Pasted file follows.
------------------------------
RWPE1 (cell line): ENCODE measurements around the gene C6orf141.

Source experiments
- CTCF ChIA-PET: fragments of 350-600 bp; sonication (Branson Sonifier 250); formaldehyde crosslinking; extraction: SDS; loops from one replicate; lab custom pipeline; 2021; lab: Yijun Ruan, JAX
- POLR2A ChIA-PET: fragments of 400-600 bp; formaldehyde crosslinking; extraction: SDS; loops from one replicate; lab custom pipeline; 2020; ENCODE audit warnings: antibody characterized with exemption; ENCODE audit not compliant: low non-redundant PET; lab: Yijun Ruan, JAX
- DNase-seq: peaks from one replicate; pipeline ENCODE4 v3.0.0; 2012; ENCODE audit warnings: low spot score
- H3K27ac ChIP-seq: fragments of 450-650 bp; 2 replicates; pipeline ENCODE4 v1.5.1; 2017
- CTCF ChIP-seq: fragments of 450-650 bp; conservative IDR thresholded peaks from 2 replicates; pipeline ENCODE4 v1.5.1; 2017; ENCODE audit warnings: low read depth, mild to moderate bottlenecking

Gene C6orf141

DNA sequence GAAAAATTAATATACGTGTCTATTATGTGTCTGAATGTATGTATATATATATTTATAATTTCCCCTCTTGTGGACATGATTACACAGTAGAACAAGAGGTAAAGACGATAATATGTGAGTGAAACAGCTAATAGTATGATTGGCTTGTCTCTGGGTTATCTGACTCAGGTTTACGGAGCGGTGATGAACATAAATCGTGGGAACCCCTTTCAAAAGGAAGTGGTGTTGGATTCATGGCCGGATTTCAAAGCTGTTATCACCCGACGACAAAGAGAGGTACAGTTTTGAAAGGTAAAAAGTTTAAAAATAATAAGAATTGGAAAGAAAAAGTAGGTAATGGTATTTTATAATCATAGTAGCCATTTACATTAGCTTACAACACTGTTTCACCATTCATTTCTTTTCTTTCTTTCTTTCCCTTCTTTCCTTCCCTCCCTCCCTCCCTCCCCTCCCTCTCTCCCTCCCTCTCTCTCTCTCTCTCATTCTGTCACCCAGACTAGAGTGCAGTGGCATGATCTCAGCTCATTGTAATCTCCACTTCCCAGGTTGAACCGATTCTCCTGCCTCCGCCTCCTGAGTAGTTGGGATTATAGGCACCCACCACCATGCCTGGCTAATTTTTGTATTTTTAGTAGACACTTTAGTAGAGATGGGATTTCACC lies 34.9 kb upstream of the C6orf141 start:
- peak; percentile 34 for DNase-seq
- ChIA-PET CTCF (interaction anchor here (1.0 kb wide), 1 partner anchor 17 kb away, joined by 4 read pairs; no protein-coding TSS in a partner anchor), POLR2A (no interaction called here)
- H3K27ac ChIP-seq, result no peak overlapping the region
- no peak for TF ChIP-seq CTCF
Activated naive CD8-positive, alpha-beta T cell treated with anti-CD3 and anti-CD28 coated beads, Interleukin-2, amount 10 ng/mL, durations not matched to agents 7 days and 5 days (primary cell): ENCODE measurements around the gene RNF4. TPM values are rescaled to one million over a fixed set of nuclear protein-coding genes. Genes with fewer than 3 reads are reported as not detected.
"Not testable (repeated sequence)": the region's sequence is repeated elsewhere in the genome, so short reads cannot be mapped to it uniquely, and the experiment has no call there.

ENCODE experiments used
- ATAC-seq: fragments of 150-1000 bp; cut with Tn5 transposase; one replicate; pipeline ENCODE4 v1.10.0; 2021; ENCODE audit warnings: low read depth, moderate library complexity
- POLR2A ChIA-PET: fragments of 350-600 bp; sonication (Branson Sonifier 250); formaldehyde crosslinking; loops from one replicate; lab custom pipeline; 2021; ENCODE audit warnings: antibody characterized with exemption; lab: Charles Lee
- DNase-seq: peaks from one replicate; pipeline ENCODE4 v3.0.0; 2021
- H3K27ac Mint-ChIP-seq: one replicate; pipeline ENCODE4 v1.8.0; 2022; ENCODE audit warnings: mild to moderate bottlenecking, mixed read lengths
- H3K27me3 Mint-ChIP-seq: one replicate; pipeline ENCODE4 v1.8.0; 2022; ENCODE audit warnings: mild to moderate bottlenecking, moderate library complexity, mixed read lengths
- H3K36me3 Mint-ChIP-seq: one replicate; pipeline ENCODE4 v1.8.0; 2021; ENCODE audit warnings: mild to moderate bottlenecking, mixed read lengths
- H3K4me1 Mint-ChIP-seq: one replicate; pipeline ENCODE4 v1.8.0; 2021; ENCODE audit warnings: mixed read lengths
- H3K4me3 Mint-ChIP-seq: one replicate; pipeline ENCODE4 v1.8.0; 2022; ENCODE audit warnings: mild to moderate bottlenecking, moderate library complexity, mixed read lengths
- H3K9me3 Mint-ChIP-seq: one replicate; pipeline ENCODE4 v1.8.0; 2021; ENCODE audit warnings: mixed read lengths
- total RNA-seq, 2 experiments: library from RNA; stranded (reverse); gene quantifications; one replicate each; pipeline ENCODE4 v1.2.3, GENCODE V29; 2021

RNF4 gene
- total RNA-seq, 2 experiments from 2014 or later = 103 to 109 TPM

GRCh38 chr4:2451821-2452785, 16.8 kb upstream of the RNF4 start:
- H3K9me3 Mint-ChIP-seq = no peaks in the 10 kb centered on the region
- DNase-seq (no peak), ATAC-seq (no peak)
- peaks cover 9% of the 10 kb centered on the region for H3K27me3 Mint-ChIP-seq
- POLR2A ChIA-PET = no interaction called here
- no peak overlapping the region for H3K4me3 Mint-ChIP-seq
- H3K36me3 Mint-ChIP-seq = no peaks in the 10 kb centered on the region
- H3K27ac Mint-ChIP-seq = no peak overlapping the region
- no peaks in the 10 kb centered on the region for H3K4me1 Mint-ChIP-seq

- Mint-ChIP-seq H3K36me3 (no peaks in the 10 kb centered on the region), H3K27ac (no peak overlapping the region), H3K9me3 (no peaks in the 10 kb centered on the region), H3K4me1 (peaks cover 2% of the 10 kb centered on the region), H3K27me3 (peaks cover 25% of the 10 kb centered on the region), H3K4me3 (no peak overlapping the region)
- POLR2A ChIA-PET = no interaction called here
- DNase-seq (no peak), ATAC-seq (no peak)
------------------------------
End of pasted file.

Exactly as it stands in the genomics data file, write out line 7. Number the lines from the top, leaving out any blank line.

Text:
- CTCF ChIP-seq: fragments of 450-650 bp; conservative IDR thresholded peaks from 2 replicates; pipeline ENCODE4 v1.5.1; 2017; ENCODE audit warnings: low read depth, mild to moderate bottlenecking